He told me that the third installment is coming up in a very short time! The third installment of his story is up now! Thanks, Mikey.
So this is different. This is going to be small. This shall have no picture. Tilting at Windmills posts are going to be open letters [primarily] to the teens in my life. They are going to address things that I know will never change but I have to take a run at anyway. Here goes number one:
Expletives do not have feelings.
Neither fuck nor shit are valid references of comparison for how tired, angry, happy, crazy, sick, scared, etc. you are.
I honestly don’t mind you swearing so much as I mind you swearing stupidly. Save it for when it actually means something.
I have a confession to make: I was in my high-school production of Grease.
Whew. That feels better.
I might not feel so lame about it if I actually had a real role, but I played Johnny Casino: a bit player in the stage show who didn’t even make it into the movie. Danny got Sandy. Kinickie got Rizzo. Johnny Casino sang a song at the high-school dance. No love for Johnny. The way I see it, in a show about teen love, any character who isn’t either in love, or helping the ones that are in love get together is an extra. You might as well be a talking prop.
Such is life.
I got an email last week from a youth pastor that was concerned with a post that one of his Grade 9 girls had put up as her facebook status. It was essentially a set of instructions for how a boy should treat his girl, with things like ” Tell her why you think shes so cool . . . Pick flowers from other peoples gardens and give them to her . . . Throw pebbles at her window at night. When she starts swearing at you, tell her you love her . . . Lend her your cds . . . Write on her . . . Kiss her in the rain. When you fall in love with her, tell her.”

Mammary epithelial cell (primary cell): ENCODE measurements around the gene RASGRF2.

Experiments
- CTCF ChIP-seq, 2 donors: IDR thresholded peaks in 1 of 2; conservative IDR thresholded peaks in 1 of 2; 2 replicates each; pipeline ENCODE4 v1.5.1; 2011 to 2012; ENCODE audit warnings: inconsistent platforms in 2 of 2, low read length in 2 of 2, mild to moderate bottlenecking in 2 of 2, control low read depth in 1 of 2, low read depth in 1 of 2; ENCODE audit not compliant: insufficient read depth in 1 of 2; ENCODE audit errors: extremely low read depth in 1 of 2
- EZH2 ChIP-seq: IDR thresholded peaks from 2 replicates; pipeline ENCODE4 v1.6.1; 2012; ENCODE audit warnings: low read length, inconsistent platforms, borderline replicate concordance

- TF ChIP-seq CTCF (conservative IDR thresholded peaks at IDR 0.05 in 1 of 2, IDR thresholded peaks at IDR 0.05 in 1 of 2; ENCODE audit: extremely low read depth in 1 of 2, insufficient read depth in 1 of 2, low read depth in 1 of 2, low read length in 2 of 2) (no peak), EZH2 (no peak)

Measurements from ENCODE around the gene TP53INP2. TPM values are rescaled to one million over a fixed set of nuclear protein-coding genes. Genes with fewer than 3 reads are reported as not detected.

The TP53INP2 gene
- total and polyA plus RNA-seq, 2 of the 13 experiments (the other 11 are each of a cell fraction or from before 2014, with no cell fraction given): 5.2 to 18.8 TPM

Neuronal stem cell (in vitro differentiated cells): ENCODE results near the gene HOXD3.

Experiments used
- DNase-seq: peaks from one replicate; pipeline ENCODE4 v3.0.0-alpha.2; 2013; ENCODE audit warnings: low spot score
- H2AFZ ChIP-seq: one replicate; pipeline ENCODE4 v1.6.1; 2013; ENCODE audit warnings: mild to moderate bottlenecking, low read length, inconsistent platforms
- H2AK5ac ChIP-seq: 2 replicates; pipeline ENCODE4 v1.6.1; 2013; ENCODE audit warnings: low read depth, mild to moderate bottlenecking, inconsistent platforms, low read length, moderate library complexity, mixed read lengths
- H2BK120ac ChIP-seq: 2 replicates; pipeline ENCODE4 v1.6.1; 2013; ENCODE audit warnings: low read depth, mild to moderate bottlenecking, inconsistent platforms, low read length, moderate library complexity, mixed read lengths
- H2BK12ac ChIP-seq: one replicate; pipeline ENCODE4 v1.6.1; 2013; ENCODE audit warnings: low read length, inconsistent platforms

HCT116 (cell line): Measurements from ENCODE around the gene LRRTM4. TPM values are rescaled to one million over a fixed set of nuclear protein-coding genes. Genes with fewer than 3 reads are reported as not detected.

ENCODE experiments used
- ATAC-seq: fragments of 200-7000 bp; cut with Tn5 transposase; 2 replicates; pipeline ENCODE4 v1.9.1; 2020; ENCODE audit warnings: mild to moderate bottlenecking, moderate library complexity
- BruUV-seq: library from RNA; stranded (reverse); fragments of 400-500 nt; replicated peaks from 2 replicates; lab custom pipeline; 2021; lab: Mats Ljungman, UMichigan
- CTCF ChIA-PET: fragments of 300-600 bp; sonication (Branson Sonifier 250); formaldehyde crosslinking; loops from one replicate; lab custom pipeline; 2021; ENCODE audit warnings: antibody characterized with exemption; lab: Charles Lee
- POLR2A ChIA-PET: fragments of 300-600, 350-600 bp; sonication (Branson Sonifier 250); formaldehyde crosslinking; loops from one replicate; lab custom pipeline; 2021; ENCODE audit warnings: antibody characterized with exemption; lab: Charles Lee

He was concerned with the passion that was in this; the yearning to fall in love and be loved in return. He lamented her failure to grasp God’s love for her, and the ideology that seemed to say that she NEEDED to be in a relationship. He was asking for help getting through to her.
Of course, she didn’t actually write this. It’s a lesser known meme that’s been cycling around the net since about 2004. It’s viral. That means she saw it somewhere and grabbed it. Something about it pulled at her. Maybe the words settled into her mind like they were moving into a comfortably decorated room, all made up and waiting for them. Maybe she just recognized a glimmer of truth in them that tickled her fancy. Maybe she wanted to look wise. Whatever the reason, she decided share it with her online family.
The fact that it’s stayed alive this long, moving from host to host, though, shows that the sentiment is more symptomatic of our culture rather than the heart’s cry of one girl.
So then. Is he right to be concerned?